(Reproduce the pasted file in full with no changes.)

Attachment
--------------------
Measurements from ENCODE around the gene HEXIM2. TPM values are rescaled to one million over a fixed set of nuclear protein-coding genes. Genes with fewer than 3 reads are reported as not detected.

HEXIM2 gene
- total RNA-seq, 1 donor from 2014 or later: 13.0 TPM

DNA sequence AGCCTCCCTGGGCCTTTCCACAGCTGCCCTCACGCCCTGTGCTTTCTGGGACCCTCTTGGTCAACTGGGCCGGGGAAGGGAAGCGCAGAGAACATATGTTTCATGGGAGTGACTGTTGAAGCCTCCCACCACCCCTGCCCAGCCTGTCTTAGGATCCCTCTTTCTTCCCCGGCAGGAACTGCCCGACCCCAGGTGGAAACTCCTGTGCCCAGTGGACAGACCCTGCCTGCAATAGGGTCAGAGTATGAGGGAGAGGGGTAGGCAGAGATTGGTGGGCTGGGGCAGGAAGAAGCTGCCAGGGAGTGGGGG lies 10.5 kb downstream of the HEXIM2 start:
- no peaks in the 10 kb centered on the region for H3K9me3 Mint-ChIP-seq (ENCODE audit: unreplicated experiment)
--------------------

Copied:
Measurements from ENCODE around the gene HEXIM2. TPM values are rescaled to one million over a fixed set of nuclear protein-coding genes. Genes with fewer than 3 reads are reported as not detected.

HEXIM2 gene
- total RNA-seq, 1 donor from 2014 or later: 13.0 TPM

DNA sequence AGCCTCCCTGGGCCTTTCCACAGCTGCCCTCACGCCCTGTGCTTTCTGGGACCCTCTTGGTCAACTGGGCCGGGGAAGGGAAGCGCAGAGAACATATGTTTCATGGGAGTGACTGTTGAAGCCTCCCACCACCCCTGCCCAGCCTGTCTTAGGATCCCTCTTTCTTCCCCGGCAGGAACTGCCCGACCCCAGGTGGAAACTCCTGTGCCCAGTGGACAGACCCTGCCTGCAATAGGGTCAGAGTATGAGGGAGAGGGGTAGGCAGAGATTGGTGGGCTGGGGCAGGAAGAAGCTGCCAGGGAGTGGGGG lies 10.5 kb downstream of the HEXIM2 start:
- no peaks in the 10 kb centered on the region for H3K9me3 Mint-ChIP-seq (ENCODE audit: unreplicated experiment)